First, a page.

High School GSA

To celebrate National Coming Out Week, the Marblehead High School Gay-Straight Alliance bravely announced this week that they’re seeking to add an actual gay student to their club roster.

President of the club Ashlee Gibson reveled her plans on Monday to “diversify the perspective of the GSA and include at least one real, live gay voice.”

Gibson routinely maintains that her enthusiasm for the GSA has always been “way more than just an extracurricular activity on college apps,” but sources confirm she dedicated her admissions essay to the issue, as well as seven out of ten of the short answer questions on the Common Application. When pressed on the matter, she clarified, “I’m 110%, totally, definitely straight, like a negative six on the Kinsey scale. I mean, I’m a proud ally, but just want to make sure people know I’m not gay, not that there’s anything wrong with it. I’m just not.”

While they declined to comment on their leader’s intentions, the seven-member club noted that they had already identified a few potential recruits from recrutement main d’oeuvre étrangère.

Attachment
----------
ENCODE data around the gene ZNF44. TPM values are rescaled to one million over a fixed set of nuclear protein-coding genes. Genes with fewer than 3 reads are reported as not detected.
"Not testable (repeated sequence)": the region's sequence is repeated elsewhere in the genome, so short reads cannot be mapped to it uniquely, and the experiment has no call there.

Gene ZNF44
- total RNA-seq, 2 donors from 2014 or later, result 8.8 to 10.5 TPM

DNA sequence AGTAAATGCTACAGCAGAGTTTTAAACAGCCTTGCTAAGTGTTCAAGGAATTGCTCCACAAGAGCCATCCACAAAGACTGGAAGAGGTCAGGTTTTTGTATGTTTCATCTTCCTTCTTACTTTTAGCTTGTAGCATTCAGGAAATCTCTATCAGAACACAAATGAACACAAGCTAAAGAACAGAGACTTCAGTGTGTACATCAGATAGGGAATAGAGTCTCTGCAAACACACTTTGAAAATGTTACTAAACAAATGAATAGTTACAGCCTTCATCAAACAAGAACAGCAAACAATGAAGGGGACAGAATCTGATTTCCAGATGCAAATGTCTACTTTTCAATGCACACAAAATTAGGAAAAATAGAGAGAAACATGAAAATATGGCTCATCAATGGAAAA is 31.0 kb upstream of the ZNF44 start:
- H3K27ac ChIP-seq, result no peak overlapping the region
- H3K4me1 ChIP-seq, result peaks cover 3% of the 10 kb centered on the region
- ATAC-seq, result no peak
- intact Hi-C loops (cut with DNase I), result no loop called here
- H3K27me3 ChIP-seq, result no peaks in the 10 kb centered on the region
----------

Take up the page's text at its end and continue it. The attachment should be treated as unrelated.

Treasurer Emmie Webb has her eye on Junior Class President Christina Diaz, who has been openly gay since sophomore year. “She would just be a huge get for us,” Webb mused wistfully while perusing the woodshop attendance roster for potential female candidates.

When asked whether she’d consider joining, Diaz stated, “I play three varsity sports, manage our newspaper, and just started hooking up with a senior. My plate is just too full right now. Plus it’s way more fun to see what stuff the straight kids think we’re all into at their club events.”

She says she is especially looking forward to their “Flannel Fiesta” next week.

Sophomore Sophie Dixon’s first pick, however, is budding freshman theater star Max Armstrong. Said Dixon, “He’s a really lovely soprano with a keen eye for fashion and a kind-of floaty walk.” Dixon also noted that she is in dire need of the “perfect gay BFF” to accompany her on her homecoming dress shopping forays.

Armstrong still identifies as straight, but Dixon has not let that discourage her. “Speaking for all the gay people in our school would just be a super amazing way for a 14-year-old to come to terms with his sexuality, and if someone needs to drag him out of the closet, I’m happy to be that someone.”

Openly gay club faculty advisor Mr. Rhodes couldn’t be reached for comment because he was too busy “writing college recs for all the GSA members” until sometime late January.

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